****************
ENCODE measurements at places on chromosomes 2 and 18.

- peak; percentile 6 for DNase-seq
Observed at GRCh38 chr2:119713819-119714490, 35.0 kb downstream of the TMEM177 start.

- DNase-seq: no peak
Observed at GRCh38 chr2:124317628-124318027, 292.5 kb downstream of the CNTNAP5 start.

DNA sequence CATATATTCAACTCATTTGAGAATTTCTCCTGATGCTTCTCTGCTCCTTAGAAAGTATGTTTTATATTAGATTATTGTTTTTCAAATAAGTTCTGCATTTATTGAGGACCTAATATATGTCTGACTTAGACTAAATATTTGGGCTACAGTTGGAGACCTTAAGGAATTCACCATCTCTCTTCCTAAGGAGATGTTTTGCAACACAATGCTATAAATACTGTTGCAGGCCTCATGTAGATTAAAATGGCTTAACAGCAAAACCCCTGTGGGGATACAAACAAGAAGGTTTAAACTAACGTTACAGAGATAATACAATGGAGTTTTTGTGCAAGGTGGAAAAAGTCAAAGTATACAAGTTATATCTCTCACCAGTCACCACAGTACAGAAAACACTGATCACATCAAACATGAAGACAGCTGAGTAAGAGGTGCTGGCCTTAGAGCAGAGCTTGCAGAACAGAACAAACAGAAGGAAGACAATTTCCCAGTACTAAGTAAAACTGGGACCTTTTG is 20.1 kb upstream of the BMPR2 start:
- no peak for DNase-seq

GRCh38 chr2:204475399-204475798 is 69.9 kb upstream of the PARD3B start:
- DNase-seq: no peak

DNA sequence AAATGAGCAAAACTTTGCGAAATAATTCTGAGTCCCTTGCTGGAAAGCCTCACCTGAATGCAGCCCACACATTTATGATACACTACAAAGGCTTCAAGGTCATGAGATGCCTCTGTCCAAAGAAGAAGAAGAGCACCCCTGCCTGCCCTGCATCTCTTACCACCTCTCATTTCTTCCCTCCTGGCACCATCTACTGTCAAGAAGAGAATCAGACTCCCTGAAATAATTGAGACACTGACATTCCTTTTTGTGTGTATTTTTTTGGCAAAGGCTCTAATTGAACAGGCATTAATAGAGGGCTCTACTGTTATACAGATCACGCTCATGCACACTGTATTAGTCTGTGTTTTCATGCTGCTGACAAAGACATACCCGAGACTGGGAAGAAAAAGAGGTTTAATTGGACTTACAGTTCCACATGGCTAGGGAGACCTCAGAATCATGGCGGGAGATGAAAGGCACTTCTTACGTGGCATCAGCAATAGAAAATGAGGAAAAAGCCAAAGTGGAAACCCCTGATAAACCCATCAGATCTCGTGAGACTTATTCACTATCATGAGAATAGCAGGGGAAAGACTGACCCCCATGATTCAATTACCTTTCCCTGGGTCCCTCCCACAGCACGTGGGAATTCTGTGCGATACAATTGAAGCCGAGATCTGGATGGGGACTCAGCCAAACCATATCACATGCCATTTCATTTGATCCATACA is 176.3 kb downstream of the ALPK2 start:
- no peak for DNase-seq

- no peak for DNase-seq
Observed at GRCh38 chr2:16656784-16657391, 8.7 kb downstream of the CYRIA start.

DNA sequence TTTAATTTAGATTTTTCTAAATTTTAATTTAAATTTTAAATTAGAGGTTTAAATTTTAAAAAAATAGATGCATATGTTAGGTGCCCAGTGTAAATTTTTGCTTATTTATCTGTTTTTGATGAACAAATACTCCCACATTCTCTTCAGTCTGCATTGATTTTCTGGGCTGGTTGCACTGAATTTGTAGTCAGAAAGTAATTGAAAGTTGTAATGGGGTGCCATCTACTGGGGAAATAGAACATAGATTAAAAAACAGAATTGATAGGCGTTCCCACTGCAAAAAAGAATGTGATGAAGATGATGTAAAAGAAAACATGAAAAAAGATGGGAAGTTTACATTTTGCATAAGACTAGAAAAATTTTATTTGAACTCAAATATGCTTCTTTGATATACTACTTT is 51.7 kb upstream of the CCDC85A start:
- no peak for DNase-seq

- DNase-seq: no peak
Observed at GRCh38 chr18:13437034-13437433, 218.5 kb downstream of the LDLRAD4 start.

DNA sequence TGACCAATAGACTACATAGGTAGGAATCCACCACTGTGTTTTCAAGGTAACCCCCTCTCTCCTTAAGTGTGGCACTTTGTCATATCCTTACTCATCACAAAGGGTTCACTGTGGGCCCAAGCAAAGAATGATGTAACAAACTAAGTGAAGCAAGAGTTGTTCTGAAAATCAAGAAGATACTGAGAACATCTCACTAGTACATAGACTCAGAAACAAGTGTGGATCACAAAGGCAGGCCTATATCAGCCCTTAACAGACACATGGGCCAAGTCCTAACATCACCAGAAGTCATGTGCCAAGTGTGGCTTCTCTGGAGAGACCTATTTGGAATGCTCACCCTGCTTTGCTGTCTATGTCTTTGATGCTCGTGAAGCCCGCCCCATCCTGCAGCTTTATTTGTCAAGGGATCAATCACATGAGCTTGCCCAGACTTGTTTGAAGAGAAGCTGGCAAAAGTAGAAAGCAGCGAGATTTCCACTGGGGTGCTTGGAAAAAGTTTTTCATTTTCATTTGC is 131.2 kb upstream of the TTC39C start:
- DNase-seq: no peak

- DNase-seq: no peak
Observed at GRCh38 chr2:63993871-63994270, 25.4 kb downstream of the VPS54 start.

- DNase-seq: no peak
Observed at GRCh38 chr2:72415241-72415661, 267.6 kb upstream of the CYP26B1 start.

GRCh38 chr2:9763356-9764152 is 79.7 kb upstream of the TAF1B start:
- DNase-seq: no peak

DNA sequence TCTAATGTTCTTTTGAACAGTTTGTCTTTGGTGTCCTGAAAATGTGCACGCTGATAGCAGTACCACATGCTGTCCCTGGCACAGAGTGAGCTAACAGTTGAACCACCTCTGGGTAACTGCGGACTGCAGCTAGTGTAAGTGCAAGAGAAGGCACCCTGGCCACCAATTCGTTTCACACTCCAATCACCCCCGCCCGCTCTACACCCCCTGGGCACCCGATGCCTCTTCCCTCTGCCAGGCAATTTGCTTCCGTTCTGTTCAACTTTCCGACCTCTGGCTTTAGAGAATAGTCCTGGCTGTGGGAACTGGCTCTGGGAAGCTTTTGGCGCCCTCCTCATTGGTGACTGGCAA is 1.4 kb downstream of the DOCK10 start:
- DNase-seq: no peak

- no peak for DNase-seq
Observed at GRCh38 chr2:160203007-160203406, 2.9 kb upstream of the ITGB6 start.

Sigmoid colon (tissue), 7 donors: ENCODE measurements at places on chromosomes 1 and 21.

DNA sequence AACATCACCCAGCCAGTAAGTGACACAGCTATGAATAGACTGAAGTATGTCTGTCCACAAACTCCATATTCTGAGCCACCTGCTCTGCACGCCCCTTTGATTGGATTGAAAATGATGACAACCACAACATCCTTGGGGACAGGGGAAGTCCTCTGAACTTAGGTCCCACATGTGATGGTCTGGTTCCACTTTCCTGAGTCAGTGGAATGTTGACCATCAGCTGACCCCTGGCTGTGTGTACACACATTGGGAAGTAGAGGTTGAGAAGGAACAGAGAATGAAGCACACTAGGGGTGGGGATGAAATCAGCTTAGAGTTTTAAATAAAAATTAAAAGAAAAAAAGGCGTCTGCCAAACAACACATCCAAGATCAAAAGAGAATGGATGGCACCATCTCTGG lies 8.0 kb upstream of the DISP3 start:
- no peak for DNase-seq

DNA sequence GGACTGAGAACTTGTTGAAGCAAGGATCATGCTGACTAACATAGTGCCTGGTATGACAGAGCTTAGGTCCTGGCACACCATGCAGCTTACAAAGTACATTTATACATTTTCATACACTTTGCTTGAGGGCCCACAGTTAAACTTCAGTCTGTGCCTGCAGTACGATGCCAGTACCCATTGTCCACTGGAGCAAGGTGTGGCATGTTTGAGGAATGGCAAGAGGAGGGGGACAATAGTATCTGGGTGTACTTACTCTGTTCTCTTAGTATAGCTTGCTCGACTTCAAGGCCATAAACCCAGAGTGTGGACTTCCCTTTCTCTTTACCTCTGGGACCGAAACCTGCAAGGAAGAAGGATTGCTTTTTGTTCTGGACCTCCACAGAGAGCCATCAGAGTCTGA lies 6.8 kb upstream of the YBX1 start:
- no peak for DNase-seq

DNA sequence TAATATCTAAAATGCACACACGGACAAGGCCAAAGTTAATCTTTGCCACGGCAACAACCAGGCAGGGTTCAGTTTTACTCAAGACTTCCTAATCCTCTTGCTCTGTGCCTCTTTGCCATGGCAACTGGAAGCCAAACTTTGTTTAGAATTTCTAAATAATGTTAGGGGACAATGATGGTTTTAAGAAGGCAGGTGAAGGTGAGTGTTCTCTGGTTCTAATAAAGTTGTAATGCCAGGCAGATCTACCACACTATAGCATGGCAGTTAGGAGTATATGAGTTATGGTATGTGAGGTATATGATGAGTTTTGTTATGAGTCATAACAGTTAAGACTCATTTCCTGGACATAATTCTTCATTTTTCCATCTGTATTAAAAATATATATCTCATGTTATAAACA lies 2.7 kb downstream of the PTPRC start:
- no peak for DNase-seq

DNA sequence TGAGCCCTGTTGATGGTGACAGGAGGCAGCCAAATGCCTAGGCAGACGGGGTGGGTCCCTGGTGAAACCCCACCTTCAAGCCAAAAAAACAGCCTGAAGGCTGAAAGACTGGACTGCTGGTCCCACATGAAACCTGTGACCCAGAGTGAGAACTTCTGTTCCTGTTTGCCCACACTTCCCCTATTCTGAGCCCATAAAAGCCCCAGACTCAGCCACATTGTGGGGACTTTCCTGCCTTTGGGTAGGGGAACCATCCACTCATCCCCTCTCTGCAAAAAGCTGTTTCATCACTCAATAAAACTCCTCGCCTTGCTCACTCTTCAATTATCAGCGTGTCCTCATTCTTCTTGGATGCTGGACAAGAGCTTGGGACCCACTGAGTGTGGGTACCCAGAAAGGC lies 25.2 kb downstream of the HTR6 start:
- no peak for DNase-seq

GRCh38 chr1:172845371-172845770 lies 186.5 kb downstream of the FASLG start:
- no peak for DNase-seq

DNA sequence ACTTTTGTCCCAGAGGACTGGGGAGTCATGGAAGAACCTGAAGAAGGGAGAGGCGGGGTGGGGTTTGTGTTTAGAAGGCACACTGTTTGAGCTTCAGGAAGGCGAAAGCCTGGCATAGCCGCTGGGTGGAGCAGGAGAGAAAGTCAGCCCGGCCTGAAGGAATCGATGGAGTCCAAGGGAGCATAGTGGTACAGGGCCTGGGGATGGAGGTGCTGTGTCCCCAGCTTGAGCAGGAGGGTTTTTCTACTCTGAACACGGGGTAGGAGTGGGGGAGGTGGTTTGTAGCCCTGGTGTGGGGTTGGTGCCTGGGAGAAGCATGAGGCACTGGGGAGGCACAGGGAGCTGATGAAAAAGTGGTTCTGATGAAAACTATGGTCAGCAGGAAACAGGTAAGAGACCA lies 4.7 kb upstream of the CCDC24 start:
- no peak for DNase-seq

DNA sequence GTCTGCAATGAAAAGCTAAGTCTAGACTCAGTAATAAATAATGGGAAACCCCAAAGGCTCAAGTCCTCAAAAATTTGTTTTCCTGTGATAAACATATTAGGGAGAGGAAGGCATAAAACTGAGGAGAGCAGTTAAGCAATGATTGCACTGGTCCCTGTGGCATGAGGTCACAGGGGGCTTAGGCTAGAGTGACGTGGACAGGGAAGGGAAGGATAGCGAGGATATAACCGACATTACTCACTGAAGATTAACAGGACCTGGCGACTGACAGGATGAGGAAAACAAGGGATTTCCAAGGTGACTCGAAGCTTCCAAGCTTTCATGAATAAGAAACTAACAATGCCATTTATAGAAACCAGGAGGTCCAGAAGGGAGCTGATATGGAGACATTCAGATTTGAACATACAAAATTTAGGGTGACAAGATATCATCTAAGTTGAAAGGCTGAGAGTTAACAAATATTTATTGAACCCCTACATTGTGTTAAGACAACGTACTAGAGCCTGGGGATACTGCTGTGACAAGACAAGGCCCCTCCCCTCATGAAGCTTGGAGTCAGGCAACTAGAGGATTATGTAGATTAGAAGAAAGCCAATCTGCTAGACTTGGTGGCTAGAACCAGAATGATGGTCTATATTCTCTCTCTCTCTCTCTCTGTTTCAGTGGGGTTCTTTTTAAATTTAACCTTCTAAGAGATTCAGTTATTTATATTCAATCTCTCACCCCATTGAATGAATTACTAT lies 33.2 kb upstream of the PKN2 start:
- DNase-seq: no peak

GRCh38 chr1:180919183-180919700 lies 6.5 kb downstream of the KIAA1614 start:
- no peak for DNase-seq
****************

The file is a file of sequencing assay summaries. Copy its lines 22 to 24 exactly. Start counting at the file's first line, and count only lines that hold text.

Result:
- DNase-seq: no peak
Observed at GRCh38 chr2:72415241-72415661, 267.6 kb upstream of the CYP26B1 start.

GRCh38 chr2:9763356-9764152 is 79.7 kb upstream of the TAF1B start: